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Technology at the heart of the customer experience – Part...
Culture

Technology at the heart of the customer experience – Part one

Wednesday, 17 February 2021
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Christophe Roulet
Editor-in-chief, HH Journal

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4 min read

Covid-19 has left watch brands with no choice than to ramp up their online presence as a channel for sales and, more importantly, to replicate an authentic customer experience. New technologies are at the heart of this transformation.

Exclusivity, authenticity, personalisation: the keys to the luxury customer experience are changing. How can a brand reach even a captive audience when shops are shuttered, airports empty and resorts under curfew? “Digital took a back seat at most luxury brands. The pandemic has been a wake-up call,” says Henri Foucaud, founder of Hapticmedia which develops brand-specific 3D configurators for e-commerce. “They’ve realised they have to offer an online experience that recreates as closely as possible the boutique experience.” Existing initiatives were clearly no longer sufficient. In a world under digital rule, watch brands had to migrate online.

Building a bond

As the coronavirus outbreak put consumption on hold, the more intrepid watchmakers began to look beyond the traditional communication channels while seeking alternative ways to engage the end customer. And the results aren’t lacking in interest. Having stayed out of the digital arena, considered a jungle of counterfeits and pale imitations, brands saw how the world wide web offers a unique opportunity to communicate directly with watch lovers in need of some horological TLC, and recreate a rapport with the customer that can be even more personal than over the counter of a boutique, judged elitist by many. Which is how Zenith boss Julien Tornare came to deliver news from the Covid-19 front in a series of video messages. “We have to stay in contact, keep an open mind and adapt to a greater level of uncertainty,” commented Patrick Pruniaux, chief executive of Ulysse Nardin.

Watches and Wonders has reinvented itself for digital and is lining up a range of new features for this year’s edition.

Brands set about testing new formats – and not just the watch fairs such as Watches and Wonders, reinvented as an online event with a range of new features lined up for this year’s edition in April. An in-person event in Shanghai immediately after the online Salon makes Watches and Wonders 2021 the first truly phygital watch fair. There have been other new ideas, too. Since last summer, IWC has hosted “an exciting new virtual experience” that lets visitors take a customised tour of the brand’s museum and manufacturing facilities in Schaffhausen thanks to a live stream. IWC’s innovative Cyberloupe technology even lets them peek over a watchmaker’s shoulder as they work.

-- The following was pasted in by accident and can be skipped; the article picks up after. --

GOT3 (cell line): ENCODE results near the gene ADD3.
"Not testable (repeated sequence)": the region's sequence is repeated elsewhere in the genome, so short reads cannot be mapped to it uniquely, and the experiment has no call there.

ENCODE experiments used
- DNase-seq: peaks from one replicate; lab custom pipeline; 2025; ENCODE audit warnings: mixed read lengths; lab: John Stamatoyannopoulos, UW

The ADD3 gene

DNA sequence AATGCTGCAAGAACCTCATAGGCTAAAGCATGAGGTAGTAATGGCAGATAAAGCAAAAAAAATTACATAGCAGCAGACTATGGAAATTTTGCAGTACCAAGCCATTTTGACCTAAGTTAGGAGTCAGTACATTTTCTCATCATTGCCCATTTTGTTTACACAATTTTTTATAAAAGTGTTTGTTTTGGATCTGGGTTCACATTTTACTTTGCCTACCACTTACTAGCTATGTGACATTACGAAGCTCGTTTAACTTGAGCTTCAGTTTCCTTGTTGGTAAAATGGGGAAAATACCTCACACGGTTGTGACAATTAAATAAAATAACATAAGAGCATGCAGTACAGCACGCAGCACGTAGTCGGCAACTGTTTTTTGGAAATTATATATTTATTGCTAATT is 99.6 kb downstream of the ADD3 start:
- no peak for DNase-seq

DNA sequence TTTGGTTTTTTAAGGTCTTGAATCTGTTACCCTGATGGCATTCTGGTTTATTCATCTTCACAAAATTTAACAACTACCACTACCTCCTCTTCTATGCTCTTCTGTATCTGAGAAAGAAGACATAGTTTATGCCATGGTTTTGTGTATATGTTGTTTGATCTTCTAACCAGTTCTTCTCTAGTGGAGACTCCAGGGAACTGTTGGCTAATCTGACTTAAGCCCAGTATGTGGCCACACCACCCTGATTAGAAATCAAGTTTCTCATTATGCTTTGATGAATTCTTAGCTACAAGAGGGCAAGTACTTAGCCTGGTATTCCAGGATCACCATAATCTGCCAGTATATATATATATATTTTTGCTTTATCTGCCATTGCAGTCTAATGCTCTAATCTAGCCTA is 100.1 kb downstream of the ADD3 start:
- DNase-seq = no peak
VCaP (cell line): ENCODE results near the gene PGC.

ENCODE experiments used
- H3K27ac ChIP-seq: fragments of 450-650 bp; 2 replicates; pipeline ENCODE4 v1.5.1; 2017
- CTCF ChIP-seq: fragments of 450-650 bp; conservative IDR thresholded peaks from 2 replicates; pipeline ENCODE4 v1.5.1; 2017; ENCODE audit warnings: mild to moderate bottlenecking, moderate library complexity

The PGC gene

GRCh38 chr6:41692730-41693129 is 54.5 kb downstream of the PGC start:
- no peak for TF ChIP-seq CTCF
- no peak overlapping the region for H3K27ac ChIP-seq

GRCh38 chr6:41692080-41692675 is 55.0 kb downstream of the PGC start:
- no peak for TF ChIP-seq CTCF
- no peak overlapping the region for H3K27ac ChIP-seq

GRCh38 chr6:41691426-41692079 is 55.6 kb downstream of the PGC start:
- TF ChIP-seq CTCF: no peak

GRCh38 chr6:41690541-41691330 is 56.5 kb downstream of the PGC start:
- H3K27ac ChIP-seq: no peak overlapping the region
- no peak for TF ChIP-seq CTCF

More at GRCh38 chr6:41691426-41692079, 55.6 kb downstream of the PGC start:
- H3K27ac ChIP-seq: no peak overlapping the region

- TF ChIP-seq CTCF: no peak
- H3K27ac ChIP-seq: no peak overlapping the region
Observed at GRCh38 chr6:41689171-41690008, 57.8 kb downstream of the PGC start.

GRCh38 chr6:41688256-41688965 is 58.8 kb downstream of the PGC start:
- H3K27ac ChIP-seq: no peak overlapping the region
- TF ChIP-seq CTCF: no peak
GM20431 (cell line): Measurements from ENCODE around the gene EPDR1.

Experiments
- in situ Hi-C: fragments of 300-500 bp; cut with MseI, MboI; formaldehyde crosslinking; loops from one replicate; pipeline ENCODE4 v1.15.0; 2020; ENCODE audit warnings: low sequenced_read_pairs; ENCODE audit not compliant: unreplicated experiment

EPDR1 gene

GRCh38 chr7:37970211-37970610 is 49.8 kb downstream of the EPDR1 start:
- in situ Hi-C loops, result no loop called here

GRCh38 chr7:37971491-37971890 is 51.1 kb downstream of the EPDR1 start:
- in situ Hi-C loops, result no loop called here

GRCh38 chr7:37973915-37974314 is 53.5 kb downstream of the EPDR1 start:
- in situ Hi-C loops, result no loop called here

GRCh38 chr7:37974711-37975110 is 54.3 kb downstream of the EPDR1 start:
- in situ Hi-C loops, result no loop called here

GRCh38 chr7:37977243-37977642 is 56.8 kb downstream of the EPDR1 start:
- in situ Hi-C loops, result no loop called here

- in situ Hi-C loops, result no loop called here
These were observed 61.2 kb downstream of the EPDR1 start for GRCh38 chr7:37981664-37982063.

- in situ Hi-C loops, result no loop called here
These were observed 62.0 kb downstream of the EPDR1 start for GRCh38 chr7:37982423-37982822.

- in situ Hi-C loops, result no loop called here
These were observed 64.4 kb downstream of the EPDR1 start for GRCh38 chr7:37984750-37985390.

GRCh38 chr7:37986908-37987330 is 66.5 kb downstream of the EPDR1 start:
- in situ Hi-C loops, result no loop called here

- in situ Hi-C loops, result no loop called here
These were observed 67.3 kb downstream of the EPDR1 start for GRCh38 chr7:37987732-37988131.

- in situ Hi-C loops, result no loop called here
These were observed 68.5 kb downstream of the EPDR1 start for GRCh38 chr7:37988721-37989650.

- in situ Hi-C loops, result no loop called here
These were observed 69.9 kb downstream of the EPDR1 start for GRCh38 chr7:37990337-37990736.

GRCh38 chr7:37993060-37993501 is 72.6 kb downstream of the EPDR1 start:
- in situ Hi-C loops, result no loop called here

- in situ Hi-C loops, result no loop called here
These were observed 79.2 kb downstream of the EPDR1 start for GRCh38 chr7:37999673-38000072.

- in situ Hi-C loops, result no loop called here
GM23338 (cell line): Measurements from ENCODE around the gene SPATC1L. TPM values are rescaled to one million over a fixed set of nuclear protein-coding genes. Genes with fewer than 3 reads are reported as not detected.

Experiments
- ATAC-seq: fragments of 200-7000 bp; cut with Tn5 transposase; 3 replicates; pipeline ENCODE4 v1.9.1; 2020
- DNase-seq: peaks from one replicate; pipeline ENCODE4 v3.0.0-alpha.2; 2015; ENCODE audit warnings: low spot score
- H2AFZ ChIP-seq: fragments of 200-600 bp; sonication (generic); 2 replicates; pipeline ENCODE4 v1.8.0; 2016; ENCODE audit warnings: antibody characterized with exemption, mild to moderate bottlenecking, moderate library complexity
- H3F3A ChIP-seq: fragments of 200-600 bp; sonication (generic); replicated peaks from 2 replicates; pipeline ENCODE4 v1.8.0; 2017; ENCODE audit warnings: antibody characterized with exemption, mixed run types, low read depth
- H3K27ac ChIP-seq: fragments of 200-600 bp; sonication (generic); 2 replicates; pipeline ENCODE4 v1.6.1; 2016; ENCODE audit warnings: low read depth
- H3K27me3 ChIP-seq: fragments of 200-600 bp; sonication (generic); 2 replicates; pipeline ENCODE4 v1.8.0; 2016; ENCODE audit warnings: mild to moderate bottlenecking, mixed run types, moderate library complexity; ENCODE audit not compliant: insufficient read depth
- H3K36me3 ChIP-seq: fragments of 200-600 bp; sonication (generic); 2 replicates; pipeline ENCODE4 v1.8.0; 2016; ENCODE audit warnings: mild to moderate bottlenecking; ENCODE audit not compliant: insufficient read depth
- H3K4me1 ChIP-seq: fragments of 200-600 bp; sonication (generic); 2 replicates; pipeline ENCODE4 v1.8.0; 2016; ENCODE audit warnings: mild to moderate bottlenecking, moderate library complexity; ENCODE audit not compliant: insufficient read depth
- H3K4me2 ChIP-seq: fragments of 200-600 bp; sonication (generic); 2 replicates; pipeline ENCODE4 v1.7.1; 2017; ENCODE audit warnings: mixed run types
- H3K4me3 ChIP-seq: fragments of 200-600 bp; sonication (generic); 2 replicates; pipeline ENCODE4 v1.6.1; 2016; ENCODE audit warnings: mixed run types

Bringing in blockchain

Augmented reality is also making an appearance. When Bvlgari launched its Man Glacial Essence fragrance last September, it did so with the help of Oculus immersive reality. Oculus Quest® owners can download the experience on their home headset. At a past Salon International de la Haute Horlogerie, Roger Dubuis was already equipping visitors with a headset so they could explore the meanders of its skeleton movements. Jaeger-LeCoultre’s recently introduced On Your Wrist app uses a virtual reality filter so that customers can “try on” selected Jaeger-LeCoultre watches at home. The brand is currently testing, with Google, a mobile app that will enable users to click on search results and see their chosen watch in three dimensions.

Having lagged behind, watch brands are catching up with digital technology.

All these initiatives use functionalities that break with traditional “white glove” luxury and make use of technologies that are already a familiar part of customers’ ordinary lives, particularly younger consumers. Having lagged behind, watch brands are catching up with digital technology… which is how, in the space of a few weeks last autumn, Breitling, Vacheron Constantin and Hublot all announced they were incorporating blockchain technology into their production. “We are happy to foster the creation of an open innovation ecosystem around blockchain for luxury,” Vacheron Constantin’s CEO Louis Ferla declared. “Digital identities will transform the way one owns valuable assets, enabling owners to track the product lifecycle, share or prove ownership, and benefit from tailored services attached to each timepiece. On top of proof of ownership, our clients will benefit from blockchain’s ability to store all information about a timepiece, including technical information, user guides, certifications, and product history. Our clients will benefit from a new galaxy of services, such as seamless resell on Watchfinder and online repair requests.” Welcome to the virtual customer experience!

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